Wednesday, October 17, 2012

Lesson Planning to Promote Rigor and Student Engagment



As teachers we have a lot on our plates right now. Unfortunately in my case it's not cupcakes either.

Doesn't the pink one look delicious though?!

Over the last year many teachers have been transitioning to the common core. This is a huge job within itself. Choosing essential outcomes, aligning curriculum,vertical team meetings, etc, etc..............

The list goes on and on.

This past year my district also adopted a new reading series and several of my team mates and I  have  piloted two math series in the past two years.  That's a lot of things added to our plates....once again we are not talking cupcakes.

Although, a cupcake here and there does make things easier. =)

I also forgot to add we are also transitioning to a NEW TEACHER EVALUATION SYSTEM.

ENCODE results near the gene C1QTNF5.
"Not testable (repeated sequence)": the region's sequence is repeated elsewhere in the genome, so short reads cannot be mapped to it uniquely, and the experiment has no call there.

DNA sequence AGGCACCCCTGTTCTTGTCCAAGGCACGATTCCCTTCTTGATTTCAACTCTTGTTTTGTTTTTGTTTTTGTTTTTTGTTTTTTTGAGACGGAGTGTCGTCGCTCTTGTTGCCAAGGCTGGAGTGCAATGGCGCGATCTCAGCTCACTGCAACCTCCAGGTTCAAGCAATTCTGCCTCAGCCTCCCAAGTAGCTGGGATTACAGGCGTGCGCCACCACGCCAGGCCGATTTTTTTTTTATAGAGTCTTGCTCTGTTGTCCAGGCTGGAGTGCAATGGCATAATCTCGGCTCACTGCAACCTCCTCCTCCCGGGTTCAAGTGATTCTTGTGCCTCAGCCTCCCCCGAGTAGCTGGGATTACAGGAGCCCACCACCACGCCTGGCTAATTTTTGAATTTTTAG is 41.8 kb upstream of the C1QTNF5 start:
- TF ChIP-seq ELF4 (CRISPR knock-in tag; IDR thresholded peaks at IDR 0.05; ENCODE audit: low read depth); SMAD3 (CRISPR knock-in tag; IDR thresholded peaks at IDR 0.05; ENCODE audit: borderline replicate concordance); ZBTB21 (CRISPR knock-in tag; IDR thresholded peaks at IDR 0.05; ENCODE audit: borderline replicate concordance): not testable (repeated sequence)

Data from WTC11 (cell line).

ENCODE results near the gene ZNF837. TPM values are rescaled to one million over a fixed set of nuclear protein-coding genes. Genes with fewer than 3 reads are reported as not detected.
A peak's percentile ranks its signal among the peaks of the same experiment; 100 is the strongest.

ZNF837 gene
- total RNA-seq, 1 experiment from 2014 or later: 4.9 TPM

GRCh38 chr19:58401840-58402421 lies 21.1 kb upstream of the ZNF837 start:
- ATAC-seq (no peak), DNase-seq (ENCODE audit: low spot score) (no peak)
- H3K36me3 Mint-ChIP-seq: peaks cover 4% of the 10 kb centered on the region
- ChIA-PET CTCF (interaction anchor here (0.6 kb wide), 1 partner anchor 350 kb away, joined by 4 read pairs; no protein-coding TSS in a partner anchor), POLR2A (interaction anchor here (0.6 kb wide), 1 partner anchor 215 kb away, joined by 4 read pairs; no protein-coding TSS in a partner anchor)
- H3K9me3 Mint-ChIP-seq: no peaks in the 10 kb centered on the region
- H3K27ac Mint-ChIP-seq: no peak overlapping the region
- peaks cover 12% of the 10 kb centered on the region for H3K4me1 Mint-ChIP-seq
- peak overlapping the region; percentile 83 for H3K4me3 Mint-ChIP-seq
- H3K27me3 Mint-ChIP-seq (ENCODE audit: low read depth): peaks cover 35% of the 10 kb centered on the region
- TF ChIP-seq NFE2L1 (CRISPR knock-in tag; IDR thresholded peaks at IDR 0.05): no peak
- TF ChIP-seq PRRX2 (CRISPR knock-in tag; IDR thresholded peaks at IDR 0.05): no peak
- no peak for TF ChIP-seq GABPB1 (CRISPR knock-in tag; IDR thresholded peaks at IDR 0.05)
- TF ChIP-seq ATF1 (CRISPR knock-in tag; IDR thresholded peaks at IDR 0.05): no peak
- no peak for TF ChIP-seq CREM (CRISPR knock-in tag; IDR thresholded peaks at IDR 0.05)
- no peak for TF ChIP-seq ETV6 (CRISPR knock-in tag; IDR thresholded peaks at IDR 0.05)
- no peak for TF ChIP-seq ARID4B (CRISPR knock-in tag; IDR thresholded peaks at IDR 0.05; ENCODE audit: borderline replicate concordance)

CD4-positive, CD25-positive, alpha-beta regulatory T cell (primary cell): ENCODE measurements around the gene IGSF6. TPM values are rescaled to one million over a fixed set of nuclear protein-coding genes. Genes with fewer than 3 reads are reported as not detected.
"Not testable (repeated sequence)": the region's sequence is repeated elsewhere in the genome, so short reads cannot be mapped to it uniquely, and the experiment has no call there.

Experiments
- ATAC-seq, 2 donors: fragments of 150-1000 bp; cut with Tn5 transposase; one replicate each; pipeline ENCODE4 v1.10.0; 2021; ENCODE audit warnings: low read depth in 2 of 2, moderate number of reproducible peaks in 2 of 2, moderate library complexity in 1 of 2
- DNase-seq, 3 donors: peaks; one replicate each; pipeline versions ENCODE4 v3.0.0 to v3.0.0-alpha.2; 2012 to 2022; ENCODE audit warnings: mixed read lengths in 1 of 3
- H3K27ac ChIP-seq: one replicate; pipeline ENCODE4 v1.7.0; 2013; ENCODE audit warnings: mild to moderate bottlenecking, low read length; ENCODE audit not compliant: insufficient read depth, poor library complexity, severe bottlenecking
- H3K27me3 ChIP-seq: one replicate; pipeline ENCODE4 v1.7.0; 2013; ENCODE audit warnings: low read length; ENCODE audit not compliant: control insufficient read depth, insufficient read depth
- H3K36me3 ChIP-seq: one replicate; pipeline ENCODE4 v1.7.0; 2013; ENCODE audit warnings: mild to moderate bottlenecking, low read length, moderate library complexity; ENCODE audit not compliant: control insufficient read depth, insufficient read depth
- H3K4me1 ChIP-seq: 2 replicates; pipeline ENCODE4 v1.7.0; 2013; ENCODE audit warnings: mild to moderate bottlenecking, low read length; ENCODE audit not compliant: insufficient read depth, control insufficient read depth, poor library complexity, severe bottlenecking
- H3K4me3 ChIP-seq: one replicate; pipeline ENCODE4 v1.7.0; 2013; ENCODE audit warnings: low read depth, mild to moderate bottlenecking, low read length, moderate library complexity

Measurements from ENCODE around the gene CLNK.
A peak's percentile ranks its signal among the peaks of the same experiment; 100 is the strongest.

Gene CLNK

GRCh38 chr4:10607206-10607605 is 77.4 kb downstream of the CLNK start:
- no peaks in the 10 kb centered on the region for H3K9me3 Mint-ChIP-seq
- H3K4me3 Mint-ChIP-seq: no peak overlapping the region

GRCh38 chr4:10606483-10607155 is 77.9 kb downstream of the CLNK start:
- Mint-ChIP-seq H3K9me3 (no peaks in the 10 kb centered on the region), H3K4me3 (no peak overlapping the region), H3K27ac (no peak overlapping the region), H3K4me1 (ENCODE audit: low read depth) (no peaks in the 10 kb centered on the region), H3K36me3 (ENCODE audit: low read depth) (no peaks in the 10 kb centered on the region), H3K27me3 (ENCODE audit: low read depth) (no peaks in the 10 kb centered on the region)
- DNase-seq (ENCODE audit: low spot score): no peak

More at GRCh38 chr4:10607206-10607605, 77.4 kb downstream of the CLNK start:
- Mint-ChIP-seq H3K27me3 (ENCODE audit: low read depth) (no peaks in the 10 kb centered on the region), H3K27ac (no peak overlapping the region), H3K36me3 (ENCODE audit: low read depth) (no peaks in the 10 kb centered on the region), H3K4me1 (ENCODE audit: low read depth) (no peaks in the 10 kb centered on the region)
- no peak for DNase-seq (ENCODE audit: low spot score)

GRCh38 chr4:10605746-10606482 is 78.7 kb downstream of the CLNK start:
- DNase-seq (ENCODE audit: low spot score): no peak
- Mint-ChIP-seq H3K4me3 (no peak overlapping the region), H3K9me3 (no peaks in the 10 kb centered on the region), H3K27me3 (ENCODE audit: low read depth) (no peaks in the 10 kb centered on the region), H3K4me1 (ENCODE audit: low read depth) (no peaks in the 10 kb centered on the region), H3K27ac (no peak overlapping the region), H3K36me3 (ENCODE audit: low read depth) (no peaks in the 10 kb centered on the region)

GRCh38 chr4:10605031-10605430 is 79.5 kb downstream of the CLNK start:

Can you say S-T-R-E-S-S??

However I am so blessed to be working in a building that handles all of this with grace, patience and smiles on our faces. Very positive, "can do" attitudes!

I think the cupcakes we bring in help with this of course.

So in light of all of the above our building has chosen to focus on RIGOR and STUDENT ENGAGEMENT as part of our professional development.

Lesson planning no longer means this ....not that it ever did anyway.



We began last year with collecting student engagement data (I P I ) and discussing our building results together. I was unfamiliar with this type of data collection at first and found it confusing. Basically it involves  trained colleagues who  pop into classrooms for short periods of time to observe student engagement. The engagement of the students at that time is given a number similar to DOK.  The numbers (levels) and how the results were tallied took some getting used to as a staff.  We were concerned when the observers always seemed to pop in during a bathroom break or when we were heading off to recess! However, after meeting to discuss our results as a building we learned that these times are not included in our data results.  We look at this data over the course of the school year and have been discussing ways to raise our IPI and DOK levels as a staff.